On Tuesday, the House of Representatives passed its version of a bill which would grant those receiving insurance through the Affordable Care Act a one-year exemption from federal penalty should the health care exchange to which they are enrolled cease operations.
Sixteen Democrats broke ranks and joined House Republicans in passing legislation 258-165. The White House has vowed to veto the bill.
Under current federal law, a penalty of $695 is levied should citizens not have health insurance.
Under the House bill, enrollees who register in an Obamacare co-op which fails would be free from the obligation of paying a penalty.
The measure was assailed by the Office of Management and Budget (OMB), which argued Congressional Republican intend to remove the “individual responsibility” clause, which requires most Americans to have a health care plan.
Asserting the bill was a “step in the wrong direction,” OMB issued a statement insisting Obamacare provided options for those who lose coverage through a grace period in which enrollees can find a new plan.
“These options are available to all consumers in these circumstances, not just those enrolled in coverage through co-ops,” the statement read. Passage of the bill would “increase insurance premiums and decrease the number of Americans with coverage.”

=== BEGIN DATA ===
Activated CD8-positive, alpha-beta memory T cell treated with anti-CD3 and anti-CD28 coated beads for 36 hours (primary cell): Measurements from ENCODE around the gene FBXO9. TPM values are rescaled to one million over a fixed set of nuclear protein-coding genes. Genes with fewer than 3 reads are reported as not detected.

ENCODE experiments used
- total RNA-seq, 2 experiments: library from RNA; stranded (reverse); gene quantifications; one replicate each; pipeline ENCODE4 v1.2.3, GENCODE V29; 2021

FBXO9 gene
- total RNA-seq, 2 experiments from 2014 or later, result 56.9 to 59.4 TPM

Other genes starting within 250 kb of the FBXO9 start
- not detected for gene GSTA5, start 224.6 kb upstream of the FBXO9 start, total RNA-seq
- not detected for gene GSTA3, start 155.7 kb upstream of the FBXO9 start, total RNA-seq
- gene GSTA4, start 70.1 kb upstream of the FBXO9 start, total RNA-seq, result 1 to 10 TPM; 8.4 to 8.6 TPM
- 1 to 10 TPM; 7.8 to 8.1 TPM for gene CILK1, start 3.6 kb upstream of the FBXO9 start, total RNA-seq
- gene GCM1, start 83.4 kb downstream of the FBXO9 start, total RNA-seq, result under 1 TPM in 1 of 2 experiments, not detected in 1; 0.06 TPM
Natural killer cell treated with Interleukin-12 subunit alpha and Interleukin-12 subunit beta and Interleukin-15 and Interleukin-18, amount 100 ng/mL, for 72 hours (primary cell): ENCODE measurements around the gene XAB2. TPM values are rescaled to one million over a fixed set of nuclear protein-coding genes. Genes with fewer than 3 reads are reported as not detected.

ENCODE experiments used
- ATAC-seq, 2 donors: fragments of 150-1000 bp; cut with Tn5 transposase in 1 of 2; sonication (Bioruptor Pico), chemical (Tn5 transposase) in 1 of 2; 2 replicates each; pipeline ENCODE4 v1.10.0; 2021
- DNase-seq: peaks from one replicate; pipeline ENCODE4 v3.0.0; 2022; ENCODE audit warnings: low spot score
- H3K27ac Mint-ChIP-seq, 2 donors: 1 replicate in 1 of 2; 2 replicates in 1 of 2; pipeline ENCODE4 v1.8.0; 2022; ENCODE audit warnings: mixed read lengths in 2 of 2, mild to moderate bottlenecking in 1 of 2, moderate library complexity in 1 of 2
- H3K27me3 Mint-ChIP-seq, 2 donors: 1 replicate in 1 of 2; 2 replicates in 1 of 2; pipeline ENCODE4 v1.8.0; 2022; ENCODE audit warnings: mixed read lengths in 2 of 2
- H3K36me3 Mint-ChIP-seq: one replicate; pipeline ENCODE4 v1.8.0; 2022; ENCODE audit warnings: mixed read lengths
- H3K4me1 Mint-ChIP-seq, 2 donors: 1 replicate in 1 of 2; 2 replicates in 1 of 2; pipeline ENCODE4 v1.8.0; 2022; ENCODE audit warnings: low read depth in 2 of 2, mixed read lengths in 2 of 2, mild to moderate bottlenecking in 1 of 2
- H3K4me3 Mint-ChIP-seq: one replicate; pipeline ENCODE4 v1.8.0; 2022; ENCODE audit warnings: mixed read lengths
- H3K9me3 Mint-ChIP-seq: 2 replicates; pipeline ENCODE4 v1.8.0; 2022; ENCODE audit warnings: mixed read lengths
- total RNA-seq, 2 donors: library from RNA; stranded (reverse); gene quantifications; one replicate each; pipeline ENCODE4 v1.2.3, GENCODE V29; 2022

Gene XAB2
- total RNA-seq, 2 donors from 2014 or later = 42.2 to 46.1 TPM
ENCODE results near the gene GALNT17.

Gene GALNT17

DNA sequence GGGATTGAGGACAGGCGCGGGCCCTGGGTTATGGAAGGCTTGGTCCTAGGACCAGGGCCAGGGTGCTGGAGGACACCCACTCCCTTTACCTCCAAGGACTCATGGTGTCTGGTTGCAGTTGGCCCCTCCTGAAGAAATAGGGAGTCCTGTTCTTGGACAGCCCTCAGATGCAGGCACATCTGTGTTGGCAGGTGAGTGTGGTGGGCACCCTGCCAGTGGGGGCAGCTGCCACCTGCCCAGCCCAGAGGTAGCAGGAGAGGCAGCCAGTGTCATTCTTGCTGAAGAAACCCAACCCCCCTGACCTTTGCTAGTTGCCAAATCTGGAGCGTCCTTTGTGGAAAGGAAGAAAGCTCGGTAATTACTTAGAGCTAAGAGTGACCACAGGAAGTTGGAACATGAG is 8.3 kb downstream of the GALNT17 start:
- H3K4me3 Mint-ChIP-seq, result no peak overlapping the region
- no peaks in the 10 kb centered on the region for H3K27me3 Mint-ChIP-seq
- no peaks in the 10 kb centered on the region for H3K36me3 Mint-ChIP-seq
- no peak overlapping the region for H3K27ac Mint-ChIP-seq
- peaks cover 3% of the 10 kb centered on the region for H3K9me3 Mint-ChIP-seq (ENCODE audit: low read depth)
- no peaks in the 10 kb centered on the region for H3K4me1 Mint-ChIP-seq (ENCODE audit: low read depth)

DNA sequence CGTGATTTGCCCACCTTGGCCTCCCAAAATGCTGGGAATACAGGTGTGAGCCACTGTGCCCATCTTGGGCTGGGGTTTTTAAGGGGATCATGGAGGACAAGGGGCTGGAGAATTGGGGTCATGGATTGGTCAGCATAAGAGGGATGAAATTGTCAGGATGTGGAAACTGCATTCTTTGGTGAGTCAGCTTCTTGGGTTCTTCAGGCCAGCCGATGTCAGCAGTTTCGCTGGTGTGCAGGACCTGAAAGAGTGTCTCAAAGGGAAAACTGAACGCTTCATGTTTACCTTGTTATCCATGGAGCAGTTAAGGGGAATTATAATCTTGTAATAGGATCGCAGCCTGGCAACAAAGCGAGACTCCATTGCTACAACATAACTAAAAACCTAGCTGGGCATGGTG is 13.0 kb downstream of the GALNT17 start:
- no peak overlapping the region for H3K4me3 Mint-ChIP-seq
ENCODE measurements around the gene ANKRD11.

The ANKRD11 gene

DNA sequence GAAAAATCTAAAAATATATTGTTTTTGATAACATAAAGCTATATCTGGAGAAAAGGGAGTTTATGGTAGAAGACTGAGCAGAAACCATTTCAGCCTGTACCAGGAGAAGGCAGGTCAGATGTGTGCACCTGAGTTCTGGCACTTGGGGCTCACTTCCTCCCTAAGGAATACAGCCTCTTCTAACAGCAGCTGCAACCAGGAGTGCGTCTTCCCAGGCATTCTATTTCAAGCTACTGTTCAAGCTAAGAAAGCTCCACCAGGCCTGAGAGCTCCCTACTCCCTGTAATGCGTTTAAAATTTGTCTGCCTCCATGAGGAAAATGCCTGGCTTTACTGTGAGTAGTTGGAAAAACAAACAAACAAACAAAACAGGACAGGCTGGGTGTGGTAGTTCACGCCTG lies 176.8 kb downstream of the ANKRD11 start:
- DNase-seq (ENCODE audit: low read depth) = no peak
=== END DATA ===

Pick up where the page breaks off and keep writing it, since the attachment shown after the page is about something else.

Contradicting the OMB’s assessment and criticism from House Democrats who asserted the bill was an attempt to chip away at the Affordable Care Act, Rep. Charles Boustany (R-La.) told reporters that the executive agency was burdening the middle-class.
“It’s just wrong, it’s wrong, to hold these working families financially responsible for a co-op’s failure because it went under due to factors beyond their control,” he said.
As of the end of July, following the failure of two health care exchanges in Oregon and another in Connecticut, only one-third of the Obamacare co-ops remain in operation.
Exchanges in Arizona, Colorado, Kentucky, Michigan, Nevada, New York, Ohio, South Carolina, Tennessee, Utah, and one which served enrollees in both Iowa and Nebraska have failed since the law’s implementation, leaving only eight of the original 23 functioning.
[RT News] [Photo courtesy lessgovernment.org]